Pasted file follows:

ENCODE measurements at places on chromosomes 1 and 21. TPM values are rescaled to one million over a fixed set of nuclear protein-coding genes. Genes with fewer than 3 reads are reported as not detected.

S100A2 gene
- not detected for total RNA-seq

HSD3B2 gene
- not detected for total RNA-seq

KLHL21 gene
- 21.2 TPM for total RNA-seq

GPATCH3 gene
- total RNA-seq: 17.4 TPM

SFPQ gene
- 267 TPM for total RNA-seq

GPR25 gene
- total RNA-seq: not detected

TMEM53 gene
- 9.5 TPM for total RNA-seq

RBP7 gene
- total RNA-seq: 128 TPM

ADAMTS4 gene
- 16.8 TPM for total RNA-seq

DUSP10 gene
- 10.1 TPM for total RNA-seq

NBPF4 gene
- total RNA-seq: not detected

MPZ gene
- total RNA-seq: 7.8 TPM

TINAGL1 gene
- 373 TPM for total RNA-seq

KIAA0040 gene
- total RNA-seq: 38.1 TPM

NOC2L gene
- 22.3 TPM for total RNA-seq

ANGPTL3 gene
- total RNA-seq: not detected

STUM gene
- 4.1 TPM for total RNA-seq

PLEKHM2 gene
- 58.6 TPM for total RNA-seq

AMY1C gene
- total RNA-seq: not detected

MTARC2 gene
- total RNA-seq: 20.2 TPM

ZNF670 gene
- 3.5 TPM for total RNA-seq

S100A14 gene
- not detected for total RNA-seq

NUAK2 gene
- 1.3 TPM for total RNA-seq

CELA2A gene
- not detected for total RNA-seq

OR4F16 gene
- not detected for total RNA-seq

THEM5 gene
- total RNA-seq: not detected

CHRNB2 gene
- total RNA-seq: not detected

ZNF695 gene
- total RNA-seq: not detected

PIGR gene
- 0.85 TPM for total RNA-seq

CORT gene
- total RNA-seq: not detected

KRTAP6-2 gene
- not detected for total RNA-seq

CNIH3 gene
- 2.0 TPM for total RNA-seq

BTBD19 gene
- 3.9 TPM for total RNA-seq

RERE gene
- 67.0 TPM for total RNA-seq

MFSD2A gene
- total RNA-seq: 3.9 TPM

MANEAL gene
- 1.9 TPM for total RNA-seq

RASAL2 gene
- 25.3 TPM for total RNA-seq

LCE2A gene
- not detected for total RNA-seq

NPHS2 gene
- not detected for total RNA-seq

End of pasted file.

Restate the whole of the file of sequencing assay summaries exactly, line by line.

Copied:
ENCODE measurements at places on chromosomes 1 and 21. TPM values are rescaled to one million over a fixed set of nuclear protein-coding genes. Genes with fewer than 3 reads are reported as not detected.

S100A2 gene
- not detected for total RNA-seq

HSD3B2 gene
- not detected for total RNA-seq

KLHL21 gene
- 21.2 TPM for total RNA-seq

GPATCH3 gene
- total RNA-seq: 17.4 TPM

SFPQ gene
- 267 TPM for total RNA-seq

GPR25 gene
- total RNA-seq: not detected

TMEM53 gene
- 9.5 TPM for total RNA-seq

RBP7 gene
- total RNA-seq: 128 TPM

ADAMTS4 gene
- 16.8 TPM for total RNA-seq

DUSP10 gene
- 10.1 TPM for total RNA-seq

NBPF4 gene
- total RNA-seq: not detected

MPZ gene
- total RNA-seq: 7.8 TPM

TINAGL1 gene
- 373 TPM for total RNA-seq

KIAA0040 gene
- total RNA-seq: 38.1 TPM

NOC2L gene
- 22.3 TPM for total RNA-seq

ANGPTL3 gene
- total RNA-seq: not detected

STUM gene
- 4.1 TPM for total RNA-seq

PLEKHM2 gene
- 58.6 TPM for total RNA-seq

AMY1C gene
- total RNA-seq: not detected

MTARC2 gene
- total RNA-seq: 20.2 TPM

ZNF670 gene
- 3.5 TPM for total RNA-seq

S100A14 gene
- not detected for total RNA-seq

NUAK2 gene
- 1.3 TPM for total RNA-seq

CELA2A gene
- not detected for total RNA-seq

OR4F16 gene
- not detected for total RNA-seq

THEM5 gene
- total RNA-seq: not detected

CHRNB2 gene
- total RNA-seq: not detected

ZNF695 gene
- total RNA-seq: not detected

PIGR gene
- 0.85 TPM for total RNA-seq

CORT gene
- total RNA-seq: not detected

KRTAP6-2 gene
- not detected for total RNA-seq

CNIH3 gene
- 2.0 TPM for total RNA-seq

BTBD19 gene
- 3.9 TPM for total RNA-seq

RERE gene
- 67.0 TPM for total RNA-seq

MFSD2A gene
- total RNA-seq: 3.9 TPM

MANEAL gene
- 1.9 TPM for total RNA-seq

RASAL2 gene
- 25.3 TPM for total RNA-seq

LCE2A gene
- not detected for total RNA-seq

NPHS2 gene
- not detected for total RNA-seq